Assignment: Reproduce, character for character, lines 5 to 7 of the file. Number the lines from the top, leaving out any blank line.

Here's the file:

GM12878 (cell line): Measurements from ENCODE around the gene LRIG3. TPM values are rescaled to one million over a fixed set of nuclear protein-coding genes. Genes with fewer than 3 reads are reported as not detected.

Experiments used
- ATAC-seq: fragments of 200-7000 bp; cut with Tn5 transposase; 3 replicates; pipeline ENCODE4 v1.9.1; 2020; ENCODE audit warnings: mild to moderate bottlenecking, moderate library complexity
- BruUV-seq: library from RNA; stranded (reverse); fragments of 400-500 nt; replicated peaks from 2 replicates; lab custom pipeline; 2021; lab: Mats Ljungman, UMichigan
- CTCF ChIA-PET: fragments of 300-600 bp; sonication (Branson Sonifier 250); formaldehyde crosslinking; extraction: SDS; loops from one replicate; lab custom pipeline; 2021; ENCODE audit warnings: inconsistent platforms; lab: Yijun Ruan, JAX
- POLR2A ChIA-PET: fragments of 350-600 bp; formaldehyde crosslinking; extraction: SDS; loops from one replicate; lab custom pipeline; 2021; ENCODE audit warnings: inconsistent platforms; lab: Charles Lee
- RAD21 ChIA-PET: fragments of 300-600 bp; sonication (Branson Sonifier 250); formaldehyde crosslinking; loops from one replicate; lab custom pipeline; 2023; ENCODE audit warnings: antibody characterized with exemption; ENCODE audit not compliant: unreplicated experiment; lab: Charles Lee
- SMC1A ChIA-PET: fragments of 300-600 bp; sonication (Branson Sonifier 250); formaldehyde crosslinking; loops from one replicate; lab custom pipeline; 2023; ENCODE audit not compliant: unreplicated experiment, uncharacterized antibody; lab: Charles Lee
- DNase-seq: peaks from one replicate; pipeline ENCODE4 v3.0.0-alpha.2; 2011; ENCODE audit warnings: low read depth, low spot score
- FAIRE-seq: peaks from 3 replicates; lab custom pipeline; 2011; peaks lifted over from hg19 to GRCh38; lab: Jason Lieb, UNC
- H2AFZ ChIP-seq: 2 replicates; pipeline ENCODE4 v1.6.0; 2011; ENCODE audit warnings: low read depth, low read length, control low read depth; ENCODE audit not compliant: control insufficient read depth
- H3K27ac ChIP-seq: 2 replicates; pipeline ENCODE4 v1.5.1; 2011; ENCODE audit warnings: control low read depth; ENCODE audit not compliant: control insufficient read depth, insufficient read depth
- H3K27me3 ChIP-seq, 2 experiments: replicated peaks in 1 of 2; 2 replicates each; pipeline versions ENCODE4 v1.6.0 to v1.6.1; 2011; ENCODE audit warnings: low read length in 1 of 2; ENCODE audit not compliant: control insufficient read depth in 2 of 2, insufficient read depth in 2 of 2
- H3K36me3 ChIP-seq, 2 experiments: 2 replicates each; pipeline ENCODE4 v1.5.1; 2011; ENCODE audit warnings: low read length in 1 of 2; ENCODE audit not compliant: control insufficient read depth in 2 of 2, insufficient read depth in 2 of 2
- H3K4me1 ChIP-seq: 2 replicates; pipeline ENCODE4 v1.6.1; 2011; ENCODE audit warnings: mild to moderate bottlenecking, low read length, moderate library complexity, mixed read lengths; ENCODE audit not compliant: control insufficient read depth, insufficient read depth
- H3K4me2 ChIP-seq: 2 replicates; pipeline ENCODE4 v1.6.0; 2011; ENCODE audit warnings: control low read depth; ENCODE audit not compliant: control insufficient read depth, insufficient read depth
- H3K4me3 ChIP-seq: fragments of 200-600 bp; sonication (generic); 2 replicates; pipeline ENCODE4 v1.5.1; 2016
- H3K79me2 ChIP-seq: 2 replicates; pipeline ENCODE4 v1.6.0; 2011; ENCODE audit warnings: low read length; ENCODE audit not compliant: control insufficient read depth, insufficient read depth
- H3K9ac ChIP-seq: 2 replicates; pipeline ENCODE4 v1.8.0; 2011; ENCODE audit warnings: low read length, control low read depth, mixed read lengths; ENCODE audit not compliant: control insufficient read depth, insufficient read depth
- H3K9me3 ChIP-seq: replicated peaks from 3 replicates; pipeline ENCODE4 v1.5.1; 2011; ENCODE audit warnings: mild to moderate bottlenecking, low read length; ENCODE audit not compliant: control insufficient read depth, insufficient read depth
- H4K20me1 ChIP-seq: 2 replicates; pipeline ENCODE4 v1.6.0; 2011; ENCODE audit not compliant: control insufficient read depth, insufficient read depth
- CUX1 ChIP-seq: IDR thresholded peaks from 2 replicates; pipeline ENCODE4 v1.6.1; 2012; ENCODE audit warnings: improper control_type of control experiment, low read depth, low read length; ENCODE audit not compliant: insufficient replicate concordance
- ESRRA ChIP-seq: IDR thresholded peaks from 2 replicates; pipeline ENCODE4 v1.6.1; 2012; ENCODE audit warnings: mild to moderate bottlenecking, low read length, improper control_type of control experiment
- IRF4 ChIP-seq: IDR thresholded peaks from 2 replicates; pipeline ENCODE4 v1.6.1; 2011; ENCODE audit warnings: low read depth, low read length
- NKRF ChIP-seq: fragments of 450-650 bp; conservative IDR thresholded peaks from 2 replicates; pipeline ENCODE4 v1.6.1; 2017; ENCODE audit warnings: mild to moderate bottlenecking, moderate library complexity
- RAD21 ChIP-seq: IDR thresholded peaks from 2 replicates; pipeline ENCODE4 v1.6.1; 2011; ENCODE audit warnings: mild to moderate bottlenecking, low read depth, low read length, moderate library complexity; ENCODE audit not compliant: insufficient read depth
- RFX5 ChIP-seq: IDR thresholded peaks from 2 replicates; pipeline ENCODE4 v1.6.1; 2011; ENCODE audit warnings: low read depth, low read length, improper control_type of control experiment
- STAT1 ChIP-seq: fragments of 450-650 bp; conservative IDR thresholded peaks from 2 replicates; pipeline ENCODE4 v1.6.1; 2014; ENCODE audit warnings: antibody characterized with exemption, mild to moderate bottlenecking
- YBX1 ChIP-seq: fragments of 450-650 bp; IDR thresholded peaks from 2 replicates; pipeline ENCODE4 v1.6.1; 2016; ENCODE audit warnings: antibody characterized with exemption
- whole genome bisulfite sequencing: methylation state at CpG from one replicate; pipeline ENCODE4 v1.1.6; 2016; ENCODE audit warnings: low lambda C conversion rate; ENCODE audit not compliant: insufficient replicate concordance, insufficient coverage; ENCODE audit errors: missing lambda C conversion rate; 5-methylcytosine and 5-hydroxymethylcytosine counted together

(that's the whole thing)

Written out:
- CTCF ChIA-PET: fragments of 300-600 bp; sonication (Branson Sonifier 250); formaldehyde crosslinking; extraction: SDS; loops from one replicate; lab custom pipeline; 2021; ENCODE audit warnings: inconsistent platforms; lab: Yijun Ruan, JAX
- POLR2A ChIA-PET: fragments of 350-600 bp; formaldehyde crosslinking; extraction: SDS; loops from one replicate; lab custom pipeline; 2021; ENCODE audit warnings: inconsistent platforms; lab: Charles Lee
- RAD21 ChIA-PET: fragments of 300-600 bp; sonication (Branson Sonifier 250); formaldehyde crosslinking; loops from one replicate; lab custom pipeline; 2023; ENCODE audit warnings: antibody characterized with exemption; ENCODE audit not compliant: unreplicated experiment; lab: Charles Lee